> the jury to find that defendant Moussaoui should be
> executed should he be found guilty."
> "During any death penalty prosecution, the government has
> the right to present evidence during the sentencing hearing
> - known as the penalty phase - involving the impact of the
> crime upon the victims," the letter said. "We intend to
> offer such evidence and, therefore, solicit your help in
> our prosecution."
> It continued, "We want you to understand that this
> victim-impact evidence will be presented in support of our
> request that Mr. Moussaoui should be executed."
> Mr. Moussaoui's lawyers either had no comment or did not
> return phone calls from a reporter.
> Government officials said the defense lawyers were so
> certain that the death penalty would be sought that they
> had declined to attend a Justice Department hearing at
> which they could have argued that the death penalty was an
> inappropriate punishment in the case. Such a hearing is
> routine when federal prosecutors are weighing whether to
> seek the death penalty.
> "Apparently the defense didn't want to show its hand to us
> yet," one official said.
> Mr. Moussaoui's lawyers are widely expected to focus on a
> lack of evidence tying Mr. Moussaoui directly to the Sept.
> 11 hijackers or the planning of the terrorist attacks.
> The government's case appears to rely largely on actions by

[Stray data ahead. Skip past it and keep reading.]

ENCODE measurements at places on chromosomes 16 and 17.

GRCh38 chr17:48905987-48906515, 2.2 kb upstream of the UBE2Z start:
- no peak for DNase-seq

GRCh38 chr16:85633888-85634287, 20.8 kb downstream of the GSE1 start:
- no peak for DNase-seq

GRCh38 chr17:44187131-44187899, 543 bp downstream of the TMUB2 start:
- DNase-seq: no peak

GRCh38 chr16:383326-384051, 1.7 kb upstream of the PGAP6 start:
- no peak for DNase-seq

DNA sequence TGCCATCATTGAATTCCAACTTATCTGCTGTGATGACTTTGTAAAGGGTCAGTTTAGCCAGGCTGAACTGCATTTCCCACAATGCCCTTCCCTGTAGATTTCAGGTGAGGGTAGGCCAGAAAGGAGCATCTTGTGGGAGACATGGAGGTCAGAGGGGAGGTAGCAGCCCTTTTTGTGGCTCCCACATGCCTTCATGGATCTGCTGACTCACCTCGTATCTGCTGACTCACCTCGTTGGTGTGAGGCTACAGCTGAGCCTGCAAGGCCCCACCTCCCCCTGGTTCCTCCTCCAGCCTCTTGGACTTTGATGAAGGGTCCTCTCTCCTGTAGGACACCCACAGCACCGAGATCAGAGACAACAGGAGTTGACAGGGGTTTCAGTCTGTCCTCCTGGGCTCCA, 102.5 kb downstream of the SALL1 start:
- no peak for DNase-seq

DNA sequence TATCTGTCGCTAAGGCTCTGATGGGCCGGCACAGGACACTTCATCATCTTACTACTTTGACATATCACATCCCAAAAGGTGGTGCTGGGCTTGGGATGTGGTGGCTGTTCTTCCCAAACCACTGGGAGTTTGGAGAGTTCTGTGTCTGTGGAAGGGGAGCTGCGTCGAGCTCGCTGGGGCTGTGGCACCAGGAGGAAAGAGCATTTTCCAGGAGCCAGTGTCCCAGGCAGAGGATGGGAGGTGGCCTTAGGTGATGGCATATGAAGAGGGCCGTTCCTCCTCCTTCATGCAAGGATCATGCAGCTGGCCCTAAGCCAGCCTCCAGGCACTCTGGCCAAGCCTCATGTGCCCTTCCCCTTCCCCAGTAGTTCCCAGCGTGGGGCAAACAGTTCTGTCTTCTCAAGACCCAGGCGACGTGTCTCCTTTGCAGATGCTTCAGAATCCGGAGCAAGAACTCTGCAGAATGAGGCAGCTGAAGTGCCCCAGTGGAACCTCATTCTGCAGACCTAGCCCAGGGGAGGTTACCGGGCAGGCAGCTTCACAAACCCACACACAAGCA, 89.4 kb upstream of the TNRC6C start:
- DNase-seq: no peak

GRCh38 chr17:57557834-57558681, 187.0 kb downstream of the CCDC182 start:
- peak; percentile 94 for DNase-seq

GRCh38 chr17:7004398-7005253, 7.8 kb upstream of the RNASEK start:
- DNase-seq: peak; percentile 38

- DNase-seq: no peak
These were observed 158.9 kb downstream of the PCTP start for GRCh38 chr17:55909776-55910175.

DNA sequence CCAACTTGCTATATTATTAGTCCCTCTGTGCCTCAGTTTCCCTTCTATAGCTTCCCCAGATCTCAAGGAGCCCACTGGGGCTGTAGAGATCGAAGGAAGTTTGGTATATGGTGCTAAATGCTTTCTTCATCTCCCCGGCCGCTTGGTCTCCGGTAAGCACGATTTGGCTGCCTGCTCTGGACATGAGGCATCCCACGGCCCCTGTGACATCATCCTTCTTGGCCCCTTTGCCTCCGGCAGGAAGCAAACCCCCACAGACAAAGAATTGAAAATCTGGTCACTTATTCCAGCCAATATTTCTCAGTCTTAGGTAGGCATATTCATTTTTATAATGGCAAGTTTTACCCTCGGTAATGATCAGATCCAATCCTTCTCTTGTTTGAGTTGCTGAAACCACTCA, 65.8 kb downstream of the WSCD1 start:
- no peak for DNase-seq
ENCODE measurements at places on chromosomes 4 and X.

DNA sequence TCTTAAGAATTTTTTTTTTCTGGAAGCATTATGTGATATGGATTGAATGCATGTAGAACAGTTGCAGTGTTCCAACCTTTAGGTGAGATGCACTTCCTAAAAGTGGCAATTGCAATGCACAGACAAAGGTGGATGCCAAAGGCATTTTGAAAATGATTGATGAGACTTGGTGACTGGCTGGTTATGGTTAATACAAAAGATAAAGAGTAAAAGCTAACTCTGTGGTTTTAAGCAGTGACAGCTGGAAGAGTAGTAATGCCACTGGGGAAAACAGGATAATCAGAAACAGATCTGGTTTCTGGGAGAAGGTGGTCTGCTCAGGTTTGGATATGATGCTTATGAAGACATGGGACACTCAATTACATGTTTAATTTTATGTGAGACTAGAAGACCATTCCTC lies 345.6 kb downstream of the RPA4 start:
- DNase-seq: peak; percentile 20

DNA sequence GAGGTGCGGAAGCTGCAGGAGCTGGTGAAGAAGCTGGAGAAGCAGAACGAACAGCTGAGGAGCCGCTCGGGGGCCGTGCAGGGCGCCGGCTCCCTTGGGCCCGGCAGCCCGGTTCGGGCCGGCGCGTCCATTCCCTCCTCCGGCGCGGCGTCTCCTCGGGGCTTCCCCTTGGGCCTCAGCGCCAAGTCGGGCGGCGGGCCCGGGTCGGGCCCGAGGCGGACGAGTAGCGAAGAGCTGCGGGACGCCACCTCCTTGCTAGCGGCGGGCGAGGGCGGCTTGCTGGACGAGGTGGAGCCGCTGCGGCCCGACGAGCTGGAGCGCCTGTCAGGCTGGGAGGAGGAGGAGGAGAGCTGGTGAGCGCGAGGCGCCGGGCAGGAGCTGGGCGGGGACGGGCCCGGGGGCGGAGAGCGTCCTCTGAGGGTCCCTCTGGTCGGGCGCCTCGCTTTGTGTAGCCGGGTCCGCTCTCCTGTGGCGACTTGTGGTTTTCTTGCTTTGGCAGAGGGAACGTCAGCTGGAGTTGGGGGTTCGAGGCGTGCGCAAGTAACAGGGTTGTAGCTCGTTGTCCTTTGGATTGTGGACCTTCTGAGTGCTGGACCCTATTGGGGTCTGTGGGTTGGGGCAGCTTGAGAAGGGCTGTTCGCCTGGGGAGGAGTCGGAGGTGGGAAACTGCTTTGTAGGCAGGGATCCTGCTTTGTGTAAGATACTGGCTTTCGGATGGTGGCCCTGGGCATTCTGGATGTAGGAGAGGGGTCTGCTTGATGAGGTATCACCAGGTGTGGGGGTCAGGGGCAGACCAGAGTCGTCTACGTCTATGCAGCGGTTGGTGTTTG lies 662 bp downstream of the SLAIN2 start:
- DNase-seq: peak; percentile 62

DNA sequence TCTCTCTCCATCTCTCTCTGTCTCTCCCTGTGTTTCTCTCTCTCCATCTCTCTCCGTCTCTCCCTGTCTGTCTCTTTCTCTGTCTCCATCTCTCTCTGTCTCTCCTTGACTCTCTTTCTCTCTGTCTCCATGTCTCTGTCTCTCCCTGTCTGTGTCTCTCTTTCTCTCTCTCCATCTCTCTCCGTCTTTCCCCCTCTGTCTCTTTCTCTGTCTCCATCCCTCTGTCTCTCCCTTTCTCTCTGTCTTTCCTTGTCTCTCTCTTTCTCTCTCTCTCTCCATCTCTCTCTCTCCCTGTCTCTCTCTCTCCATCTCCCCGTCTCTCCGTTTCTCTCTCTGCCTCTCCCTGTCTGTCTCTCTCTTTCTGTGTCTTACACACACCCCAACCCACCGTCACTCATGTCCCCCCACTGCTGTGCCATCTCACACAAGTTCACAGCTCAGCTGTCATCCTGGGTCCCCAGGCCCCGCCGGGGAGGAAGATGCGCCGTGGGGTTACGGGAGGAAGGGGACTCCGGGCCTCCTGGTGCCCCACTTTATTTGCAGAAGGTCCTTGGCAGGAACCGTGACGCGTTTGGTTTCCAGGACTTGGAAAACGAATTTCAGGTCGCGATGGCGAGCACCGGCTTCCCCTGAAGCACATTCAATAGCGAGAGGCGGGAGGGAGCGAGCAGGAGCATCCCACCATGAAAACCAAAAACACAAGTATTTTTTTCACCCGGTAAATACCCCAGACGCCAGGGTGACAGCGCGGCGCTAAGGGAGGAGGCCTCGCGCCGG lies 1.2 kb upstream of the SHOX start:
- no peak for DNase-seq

> Mr. Moussaoui that resembled those of the hijackers, like
> receiving flight training in the United States.
> He is also accused of training at camps in Afghanistan run
> by the Qaeda terrorism network and of receiving money from
> the same sources in Germany and the Middle East as the
> hijackers.
> Government officials said the Justice Department had
> stepped up its investigation overseas of Mr. Moussaoui in
> an effort to bolster the case. Spokesmen for Mr.
> Moussaoui's family in France have said that his mother and
> brother have been summoned for interviews there with an
> investigator from the United States attorney's office in
> Alexandria.
> American officials said negotiations were continuing with
> the Malaysian government over the possible extradition to
> the United States of a Malaysian businessman who has
> confessed that he played host at different times to Mr.
> Moussaoui and to a pair of the Sept. 11 hijackers.
> In the letter to family members of those who died in the
> Sept. 11 attacks and to injured victims, Mr. Novak said
> prosecutors would argue for the death penalty for Mr.
> Moussaoui by citing "the individual stories of
> approximately 30 victims who will serve as a microcosm of
> all."
> The letter invited the recipients to meetings in New York,
> Washington or Boston to be interviewed. "The crimes
> committed on Sept. 11 resulted in the death of more than
> 3,000 people and serious injuries to thousands more," it
> said. "Obviously, we cannot tell the story of every victim;
> otherwise, the trial would last forever."